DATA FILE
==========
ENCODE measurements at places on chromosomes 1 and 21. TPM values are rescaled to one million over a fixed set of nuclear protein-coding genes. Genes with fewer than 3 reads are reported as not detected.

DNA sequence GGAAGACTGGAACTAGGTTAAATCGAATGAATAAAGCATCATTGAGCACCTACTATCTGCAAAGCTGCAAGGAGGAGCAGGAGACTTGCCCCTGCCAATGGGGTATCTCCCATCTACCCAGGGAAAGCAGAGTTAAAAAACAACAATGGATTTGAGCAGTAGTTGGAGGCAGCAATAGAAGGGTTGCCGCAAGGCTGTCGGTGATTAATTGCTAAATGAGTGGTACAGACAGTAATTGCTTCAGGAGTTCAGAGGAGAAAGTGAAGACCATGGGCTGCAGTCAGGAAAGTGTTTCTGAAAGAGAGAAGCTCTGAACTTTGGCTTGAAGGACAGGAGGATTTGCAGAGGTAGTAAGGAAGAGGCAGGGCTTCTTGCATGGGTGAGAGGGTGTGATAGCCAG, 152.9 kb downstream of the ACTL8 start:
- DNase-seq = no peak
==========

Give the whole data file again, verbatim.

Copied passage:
ENCODE measurements at places on chromosomes 1 and 21. TPM values are rescaled to one million over a fixed set of nuclear protein-coding genes. Genes with fewer than 3 reads are reported as not detected.

DNA sequence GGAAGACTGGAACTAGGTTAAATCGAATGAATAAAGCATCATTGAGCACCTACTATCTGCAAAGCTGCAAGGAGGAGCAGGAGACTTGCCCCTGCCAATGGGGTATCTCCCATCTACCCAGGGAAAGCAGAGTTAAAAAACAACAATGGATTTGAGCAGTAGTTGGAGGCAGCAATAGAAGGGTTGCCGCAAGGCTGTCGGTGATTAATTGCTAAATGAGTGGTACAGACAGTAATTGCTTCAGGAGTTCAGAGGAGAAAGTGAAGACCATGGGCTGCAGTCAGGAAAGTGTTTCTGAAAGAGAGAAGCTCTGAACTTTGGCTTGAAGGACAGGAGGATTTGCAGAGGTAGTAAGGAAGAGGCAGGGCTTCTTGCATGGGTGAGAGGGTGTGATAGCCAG, 152.9 kb downstream of the ACTL8 start:
- DNase-seq = no peak